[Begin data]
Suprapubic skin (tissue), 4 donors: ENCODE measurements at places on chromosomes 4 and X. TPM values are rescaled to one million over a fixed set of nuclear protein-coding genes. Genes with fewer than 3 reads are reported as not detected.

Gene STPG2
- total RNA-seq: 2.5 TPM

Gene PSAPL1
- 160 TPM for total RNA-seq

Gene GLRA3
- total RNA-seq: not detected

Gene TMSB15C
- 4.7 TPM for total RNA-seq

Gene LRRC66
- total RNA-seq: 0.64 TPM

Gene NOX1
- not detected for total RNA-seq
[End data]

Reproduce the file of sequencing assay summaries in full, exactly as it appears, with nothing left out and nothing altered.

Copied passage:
Suprapubic skin (tissue), 4 donors: ENCODE measurements at places on chromosomes 4 and X. TPM values are rescaled to one million over a fixed set of nuclear protein-coding genes. Genes with fewer than 3 reads are reported as not detected.

Gene STPG2
- total RNA-seq: 2.5 TPM

Gene PSAPL1
- 160 TPM for total RNA-seq

Gene GLRA3
- total RNA-seq: not detected

Gene TMSB15C
- 4.7 TPM for total RNA-seq

Gene LRRC66
- total RNA-seq: 0.64 TPM

Gene NOX1
- not detected for total RNA-seq